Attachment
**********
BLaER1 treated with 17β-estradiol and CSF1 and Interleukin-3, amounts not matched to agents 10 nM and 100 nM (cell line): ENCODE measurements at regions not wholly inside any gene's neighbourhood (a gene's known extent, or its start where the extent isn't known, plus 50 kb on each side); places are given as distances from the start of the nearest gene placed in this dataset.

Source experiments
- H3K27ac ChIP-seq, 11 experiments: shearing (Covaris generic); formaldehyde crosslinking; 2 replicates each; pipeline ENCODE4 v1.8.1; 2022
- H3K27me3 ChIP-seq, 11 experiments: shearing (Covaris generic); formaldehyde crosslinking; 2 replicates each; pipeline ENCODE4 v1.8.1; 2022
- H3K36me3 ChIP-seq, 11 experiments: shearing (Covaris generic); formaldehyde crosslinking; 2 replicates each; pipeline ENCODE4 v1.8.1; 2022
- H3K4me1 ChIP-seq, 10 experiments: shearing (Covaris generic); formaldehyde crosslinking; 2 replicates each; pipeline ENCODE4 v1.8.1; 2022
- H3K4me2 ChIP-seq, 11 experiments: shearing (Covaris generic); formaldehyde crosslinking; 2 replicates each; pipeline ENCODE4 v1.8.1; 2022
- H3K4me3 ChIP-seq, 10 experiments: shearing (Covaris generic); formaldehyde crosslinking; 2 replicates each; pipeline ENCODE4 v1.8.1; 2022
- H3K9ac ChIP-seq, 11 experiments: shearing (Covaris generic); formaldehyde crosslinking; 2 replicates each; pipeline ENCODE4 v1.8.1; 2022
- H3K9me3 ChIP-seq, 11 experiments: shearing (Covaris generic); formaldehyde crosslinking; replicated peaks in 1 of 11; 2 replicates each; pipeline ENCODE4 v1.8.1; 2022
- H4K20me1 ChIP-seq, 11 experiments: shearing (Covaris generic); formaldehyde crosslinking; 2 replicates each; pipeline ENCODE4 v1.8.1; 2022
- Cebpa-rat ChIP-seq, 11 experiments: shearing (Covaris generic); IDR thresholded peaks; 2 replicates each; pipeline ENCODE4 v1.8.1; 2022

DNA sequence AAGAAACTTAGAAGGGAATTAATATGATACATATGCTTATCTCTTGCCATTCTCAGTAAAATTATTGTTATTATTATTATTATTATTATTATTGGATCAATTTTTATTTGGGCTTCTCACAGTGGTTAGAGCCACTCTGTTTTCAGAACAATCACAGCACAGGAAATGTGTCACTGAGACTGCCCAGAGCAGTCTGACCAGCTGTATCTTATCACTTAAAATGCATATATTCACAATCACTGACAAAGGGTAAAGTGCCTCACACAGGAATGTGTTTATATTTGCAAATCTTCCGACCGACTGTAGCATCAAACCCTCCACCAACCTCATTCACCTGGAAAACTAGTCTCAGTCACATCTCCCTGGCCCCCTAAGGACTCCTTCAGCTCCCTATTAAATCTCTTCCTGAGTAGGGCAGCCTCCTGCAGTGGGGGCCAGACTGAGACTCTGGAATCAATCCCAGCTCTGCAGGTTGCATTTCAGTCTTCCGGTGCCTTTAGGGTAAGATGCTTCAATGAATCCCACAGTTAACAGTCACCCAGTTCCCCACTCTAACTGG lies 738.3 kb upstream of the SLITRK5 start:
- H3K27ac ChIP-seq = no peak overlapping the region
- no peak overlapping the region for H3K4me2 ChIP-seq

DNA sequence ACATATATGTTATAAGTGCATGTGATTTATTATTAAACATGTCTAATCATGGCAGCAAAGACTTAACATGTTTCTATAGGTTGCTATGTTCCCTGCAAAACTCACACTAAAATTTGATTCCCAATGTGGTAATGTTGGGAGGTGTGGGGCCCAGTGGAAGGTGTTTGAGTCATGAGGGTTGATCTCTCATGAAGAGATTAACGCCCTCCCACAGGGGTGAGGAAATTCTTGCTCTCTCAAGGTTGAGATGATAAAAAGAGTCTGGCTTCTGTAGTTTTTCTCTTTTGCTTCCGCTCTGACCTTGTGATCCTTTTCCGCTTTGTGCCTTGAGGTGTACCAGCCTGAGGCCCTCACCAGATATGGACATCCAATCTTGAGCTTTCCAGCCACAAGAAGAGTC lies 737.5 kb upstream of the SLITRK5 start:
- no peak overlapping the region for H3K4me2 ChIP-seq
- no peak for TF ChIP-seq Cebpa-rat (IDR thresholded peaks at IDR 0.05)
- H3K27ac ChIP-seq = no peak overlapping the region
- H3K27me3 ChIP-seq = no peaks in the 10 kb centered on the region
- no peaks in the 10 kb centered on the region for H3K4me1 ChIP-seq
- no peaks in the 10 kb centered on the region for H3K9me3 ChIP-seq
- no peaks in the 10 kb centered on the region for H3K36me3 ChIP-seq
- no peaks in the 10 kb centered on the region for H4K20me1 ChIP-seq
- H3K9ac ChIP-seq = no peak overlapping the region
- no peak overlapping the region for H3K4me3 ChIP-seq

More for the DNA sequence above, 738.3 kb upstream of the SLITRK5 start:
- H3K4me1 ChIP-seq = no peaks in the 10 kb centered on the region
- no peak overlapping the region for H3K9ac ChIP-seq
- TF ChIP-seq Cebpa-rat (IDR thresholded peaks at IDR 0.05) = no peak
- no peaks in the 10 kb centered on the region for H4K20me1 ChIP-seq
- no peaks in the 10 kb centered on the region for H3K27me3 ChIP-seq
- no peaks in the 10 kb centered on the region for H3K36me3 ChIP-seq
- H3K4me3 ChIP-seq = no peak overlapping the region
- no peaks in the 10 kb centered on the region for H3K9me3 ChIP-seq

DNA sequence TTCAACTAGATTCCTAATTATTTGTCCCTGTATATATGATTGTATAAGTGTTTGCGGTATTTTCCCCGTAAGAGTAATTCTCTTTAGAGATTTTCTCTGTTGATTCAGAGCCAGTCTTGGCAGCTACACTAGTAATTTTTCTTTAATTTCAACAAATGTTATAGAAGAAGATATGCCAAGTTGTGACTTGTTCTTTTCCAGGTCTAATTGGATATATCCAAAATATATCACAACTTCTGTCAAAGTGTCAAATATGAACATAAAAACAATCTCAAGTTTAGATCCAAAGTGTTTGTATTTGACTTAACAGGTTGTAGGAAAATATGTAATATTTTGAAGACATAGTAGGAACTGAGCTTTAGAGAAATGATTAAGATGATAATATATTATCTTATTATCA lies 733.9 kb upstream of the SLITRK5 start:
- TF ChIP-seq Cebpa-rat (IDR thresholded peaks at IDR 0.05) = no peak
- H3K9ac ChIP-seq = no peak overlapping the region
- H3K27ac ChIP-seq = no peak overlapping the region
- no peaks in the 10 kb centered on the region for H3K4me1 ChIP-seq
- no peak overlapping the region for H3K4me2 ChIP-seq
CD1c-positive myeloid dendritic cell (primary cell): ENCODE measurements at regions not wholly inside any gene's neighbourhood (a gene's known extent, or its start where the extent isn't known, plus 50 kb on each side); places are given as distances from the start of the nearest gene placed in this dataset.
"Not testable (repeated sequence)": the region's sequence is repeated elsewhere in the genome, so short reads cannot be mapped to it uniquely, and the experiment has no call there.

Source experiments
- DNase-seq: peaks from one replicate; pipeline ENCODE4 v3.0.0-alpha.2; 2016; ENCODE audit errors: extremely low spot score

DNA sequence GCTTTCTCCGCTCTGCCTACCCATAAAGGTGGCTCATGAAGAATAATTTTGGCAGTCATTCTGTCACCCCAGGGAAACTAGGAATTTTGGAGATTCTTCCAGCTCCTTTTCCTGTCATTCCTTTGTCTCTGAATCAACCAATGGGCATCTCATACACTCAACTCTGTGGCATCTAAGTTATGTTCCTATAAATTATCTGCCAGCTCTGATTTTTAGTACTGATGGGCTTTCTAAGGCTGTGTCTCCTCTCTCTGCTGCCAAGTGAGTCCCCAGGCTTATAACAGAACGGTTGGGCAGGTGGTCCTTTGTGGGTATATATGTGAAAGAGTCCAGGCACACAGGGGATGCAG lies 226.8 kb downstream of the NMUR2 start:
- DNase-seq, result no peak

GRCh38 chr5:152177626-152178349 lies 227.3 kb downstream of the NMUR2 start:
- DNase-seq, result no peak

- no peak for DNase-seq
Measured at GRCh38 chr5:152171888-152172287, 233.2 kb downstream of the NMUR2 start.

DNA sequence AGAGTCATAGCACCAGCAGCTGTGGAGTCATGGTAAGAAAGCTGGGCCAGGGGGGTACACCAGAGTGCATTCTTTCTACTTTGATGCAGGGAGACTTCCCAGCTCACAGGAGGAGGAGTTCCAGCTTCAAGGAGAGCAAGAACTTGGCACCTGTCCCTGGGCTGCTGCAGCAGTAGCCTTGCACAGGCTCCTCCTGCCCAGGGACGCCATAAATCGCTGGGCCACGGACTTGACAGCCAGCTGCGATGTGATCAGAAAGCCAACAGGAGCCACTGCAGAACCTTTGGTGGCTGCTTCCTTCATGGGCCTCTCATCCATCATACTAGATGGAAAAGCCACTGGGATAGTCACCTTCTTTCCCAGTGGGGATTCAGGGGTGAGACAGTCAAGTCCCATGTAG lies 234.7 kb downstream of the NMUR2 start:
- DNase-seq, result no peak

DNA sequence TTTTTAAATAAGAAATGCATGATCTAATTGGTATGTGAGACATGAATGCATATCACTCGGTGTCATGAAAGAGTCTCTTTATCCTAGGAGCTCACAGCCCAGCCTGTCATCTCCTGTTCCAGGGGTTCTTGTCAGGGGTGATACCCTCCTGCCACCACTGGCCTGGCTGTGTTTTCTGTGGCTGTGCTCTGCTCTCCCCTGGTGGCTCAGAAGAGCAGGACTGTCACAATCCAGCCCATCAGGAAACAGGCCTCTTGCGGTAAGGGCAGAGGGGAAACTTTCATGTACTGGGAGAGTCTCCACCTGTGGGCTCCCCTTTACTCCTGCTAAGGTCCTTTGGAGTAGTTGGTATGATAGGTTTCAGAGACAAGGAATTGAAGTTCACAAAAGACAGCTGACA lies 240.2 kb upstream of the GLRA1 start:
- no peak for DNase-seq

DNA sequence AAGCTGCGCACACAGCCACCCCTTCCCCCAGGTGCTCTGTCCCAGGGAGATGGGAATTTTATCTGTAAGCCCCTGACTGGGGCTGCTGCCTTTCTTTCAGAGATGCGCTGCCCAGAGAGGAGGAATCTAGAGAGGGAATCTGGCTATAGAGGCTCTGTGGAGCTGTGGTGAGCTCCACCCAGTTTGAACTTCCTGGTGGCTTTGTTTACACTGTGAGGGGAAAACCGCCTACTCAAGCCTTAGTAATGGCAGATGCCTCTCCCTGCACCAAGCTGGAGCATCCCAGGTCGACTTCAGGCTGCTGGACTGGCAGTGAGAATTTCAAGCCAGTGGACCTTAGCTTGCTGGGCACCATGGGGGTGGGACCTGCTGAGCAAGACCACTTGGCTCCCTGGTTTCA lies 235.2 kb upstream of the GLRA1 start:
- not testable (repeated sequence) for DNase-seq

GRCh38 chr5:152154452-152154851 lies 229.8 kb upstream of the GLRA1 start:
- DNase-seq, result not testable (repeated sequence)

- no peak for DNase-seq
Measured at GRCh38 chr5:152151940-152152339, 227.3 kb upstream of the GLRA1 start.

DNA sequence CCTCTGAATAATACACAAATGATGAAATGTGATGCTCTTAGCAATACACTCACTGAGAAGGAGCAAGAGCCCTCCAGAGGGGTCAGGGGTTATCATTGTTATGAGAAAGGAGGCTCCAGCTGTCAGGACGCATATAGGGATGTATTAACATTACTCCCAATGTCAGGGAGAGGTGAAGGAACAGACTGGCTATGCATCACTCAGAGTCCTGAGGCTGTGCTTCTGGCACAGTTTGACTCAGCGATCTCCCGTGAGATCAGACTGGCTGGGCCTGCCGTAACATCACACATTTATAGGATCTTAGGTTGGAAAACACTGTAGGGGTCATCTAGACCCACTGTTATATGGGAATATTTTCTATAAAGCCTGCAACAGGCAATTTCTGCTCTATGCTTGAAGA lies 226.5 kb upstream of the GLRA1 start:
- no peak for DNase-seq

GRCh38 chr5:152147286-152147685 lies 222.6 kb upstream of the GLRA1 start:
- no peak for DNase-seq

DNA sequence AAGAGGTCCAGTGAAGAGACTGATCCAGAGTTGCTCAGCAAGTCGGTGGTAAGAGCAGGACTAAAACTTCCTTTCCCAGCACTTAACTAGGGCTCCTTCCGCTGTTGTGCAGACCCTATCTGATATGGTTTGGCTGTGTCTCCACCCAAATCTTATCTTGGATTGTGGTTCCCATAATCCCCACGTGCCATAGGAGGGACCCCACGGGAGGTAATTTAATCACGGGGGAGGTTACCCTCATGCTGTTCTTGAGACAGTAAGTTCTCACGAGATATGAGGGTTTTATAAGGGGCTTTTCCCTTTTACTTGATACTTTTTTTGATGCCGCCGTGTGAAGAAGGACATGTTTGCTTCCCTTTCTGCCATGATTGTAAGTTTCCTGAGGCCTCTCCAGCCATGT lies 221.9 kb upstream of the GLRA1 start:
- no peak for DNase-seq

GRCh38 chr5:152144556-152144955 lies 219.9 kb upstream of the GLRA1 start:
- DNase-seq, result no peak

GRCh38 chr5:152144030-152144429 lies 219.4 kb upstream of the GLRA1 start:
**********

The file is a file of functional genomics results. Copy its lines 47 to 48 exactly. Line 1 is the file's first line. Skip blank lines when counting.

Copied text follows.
- DNase-seq, result no peak

GRCh38 chr5:152177626-152178349 lies 227.3 kb downstream of the NMUR2 start: